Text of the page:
The original Green patent (Green(1)) was issued in 1955. It taught a process for making a colloidial gel in which droplets of marking fluid were suspended. The continuous phase of the suspension was thicker or denser right around each droplet. Under pressure the gel would rupture and marking fluid would be released. When the paper coated with gel was folded, cracks in the film tended to run between the droplets because the film-former was thicker right around each droplet than it was between them

Two other Green patents (Green (2) and (3)) were issued in July 1957, just two weeks before the Macaulay application was filed. They improved upon the process taught in Green (1). Whereas in Green (1) the droplets of marking fluid were "trapped" in a gel, under Green (2) and (3) actual capsules were formed, with distinct shell walls (formed by coacervation) separating the droplets from the continuous phase of the emulsion. The mixture could be applied directly to paper, or the capsules could be spray-dried into a powder which could be applied to paper with various binders to form a pressure-sensitive copying sheet.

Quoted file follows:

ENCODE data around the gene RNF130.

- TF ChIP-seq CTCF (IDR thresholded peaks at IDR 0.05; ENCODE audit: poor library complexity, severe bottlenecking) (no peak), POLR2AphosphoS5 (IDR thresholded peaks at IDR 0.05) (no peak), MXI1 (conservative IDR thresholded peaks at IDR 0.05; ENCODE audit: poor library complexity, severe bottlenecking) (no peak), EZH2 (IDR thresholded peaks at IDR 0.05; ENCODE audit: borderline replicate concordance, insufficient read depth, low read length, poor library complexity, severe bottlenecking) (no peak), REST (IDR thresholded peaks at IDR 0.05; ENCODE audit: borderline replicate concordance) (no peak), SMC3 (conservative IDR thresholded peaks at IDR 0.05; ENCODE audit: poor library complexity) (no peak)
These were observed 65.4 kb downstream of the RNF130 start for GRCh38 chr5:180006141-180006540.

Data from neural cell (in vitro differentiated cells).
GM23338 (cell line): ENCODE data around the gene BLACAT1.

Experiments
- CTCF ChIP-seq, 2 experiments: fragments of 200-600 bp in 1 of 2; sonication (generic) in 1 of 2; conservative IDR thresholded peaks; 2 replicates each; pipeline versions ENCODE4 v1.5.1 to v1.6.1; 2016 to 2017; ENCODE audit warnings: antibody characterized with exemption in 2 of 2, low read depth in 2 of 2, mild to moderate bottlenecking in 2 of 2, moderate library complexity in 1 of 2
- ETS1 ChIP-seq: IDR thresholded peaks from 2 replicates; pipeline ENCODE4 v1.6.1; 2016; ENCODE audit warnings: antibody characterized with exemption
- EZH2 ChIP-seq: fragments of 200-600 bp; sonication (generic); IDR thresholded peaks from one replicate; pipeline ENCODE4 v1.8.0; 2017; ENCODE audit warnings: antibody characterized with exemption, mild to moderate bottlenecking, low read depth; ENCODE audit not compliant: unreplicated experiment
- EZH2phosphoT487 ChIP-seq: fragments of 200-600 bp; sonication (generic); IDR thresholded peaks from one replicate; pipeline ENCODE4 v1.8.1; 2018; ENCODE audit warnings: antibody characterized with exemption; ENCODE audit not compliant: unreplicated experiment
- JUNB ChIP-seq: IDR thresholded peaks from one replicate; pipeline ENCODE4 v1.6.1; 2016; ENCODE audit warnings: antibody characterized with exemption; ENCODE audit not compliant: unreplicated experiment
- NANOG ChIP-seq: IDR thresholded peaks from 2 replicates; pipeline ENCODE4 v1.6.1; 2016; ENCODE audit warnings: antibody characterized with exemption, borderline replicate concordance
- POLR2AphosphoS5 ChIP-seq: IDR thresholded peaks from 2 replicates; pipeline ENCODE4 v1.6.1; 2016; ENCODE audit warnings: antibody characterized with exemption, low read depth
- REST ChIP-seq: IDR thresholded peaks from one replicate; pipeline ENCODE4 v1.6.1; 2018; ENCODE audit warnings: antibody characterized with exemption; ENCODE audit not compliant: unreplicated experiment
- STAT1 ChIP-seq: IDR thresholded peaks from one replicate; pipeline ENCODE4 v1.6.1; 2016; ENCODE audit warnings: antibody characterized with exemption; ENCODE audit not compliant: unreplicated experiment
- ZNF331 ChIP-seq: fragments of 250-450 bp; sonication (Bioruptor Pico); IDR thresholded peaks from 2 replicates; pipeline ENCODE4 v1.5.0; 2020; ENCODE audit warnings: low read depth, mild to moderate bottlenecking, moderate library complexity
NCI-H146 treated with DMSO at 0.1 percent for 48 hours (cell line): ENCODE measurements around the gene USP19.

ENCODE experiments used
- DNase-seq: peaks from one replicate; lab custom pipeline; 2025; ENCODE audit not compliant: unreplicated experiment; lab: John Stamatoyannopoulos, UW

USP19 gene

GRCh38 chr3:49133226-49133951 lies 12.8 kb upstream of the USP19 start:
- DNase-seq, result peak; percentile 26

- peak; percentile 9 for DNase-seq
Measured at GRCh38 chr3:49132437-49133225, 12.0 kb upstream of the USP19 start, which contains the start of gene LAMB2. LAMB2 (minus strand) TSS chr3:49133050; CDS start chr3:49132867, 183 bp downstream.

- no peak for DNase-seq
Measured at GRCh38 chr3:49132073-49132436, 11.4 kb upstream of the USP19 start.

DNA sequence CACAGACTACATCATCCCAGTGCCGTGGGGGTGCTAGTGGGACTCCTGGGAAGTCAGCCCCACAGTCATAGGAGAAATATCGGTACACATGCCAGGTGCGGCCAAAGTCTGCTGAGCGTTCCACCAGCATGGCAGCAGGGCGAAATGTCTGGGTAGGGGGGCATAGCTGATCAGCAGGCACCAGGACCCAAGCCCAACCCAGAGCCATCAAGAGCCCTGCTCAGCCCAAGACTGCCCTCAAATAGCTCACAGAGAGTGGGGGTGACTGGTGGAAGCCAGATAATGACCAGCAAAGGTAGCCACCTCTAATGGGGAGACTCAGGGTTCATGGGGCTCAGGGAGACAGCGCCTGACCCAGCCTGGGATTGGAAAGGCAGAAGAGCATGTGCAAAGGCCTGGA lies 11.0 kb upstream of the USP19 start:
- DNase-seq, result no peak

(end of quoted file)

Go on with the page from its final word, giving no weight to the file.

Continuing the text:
See note 5 supra


See Zenith Radio Corp. v. Lehman, 121 F. Supp. 69, 72 (S.D.N.Y. 1954), Aff'd, 217 F.2d 954 (2d Cir. 1955). See also Patent Office Rule 75(c), 37 C.F.R. § 1.75(c) (in force during the pendency of the Macaulay patent application, 1957-62). Rule 75(c) was codified by statute in 1965. See 35 U.S.C. § 112